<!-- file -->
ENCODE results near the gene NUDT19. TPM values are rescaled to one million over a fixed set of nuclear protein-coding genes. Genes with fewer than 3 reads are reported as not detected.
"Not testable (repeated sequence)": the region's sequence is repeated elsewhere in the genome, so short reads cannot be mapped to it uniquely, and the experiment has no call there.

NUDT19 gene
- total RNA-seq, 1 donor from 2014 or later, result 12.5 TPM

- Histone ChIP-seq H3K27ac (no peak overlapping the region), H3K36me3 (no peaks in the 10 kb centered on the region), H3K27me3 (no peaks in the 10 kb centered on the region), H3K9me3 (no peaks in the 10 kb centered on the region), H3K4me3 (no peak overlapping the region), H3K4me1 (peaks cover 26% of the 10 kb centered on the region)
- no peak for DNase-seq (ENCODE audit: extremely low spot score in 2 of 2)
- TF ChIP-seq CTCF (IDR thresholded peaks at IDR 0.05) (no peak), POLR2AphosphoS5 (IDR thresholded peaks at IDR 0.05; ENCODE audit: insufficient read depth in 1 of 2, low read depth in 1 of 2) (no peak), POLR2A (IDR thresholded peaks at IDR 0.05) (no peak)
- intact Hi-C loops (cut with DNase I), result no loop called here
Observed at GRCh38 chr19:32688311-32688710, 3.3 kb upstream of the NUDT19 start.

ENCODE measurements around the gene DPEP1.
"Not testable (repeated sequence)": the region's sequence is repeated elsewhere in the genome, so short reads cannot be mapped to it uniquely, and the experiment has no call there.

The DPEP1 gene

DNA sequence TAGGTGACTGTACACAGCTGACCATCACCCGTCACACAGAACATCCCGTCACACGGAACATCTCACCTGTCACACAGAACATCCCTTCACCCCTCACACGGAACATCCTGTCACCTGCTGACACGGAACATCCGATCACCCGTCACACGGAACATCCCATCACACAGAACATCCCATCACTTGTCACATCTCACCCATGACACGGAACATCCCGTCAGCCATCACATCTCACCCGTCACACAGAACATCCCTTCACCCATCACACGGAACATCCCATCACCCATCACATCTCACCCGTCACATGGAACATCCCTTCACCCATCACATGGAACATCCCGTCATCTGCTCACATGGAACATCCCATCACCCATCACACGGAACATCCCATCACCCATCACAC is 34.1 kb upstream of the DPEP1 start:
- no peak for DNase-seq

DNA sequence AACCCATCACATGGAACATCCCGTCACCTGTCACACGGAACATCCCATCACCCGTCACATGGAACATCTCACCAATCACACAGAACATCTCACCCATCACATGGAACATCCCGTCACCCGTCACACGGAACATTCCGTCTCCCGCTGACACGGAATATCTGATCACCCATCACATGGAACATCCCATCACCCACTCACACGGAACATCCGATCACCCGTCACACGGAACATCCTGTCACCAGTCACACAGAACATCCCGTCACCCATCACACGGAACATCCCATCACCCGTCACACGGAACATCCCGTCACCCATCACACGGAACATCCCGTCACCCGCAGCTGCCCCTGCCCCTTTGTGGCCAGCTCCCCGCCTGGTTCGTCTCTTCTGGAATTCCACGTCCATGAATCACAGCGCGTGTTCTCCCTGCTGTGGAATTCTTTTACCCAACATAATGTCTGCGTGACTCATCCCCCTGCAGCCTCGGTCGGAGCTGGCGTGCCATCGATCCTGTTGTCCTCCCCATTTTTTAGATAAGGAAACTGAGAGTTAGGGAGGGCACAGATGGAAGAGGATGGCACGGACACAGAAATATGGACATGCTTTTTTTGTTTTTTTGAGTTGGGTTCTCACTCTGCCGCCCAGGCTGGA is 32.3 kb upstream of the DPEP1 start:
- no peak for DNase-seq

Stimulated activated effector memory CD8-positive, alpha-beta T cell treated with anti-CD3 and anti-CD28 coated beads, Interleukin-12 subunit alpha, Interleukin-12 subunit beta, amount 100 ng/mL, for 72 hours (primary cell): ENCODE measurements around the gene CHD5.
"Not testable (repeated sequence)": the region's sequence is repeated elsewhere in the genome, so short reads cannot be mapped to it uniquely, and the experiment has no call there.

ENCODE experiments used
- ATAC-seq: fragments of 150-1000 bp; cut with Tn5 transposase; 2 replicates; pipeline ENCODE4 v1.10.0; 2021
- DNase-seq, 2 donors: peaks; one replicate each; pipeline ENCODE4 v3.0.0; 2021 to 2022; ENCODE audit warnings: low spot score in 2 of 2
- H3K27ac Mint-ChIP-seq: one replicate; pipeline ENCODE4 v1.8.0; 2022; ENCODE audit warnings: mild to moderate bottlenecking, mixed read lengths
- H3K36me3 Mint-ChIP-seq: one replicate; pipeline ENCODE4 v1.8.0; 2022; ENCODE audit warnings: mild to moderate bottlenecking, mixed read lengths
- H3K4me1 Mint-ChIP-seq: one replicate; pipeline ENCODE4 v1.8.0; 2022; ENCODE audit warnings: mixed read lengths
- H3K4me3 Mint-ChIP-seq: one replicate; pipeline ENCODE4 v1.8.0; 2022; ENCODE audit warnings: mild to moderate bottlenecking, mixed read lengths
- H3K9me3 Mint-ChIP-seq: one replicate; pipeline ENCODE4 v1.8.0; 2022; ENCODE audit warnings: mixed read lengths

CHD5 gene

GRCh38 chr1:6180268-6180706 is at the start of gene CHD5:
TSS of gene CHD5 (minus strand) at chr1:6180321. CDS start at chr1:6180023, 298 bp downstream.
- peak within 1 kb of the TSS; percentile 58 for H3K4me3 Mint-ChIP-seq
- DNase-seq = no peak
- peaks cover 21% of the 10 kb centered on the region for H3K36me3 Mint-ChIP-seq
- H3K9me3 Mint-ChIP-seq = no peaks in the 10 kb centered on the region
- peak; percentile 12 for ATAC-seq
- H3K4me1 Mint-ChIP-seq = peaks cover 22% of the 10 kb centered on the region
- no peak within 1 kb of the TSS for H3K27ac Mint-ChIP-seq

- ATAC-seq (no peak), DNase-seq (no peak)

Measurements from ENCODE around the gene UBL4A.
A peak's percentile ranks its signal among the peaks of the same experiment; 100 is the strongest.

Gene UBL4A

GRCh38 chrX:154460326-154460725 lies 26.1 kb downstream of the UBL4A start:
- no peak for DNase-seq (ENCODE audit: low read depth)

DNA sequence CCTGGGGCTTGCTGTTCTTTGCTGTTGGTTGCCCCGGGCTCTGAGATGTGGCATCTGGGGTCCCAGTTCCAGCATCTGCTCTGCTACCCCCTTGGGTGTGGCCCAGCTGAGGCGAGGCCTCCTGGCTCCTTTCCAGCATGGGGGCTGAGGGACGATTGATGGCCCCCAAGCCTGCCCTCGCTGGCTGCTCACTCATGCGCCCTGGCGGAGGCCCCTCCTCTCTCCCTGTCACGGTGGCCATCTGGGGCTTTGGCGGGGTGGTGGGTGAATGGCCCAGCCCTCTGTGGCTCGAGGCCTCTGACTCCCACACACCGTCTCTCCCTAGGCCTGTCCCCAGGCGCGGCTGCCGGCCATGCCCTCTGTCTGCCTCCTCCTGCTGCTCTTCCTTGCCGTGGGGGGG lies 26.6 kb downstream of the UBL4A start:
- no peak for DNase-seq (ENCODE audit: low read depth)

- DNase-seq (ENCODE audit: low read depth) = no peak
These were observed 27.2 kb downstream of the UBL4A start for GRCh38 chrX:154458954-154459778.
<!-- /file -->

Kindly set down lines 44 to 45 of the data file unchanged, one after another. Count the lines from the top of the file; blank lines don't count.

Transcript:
- no peak for DNase-seq (ENCODE audit: low read depth)

- DNase-seq (ENCODE audit: low read depth) = no peak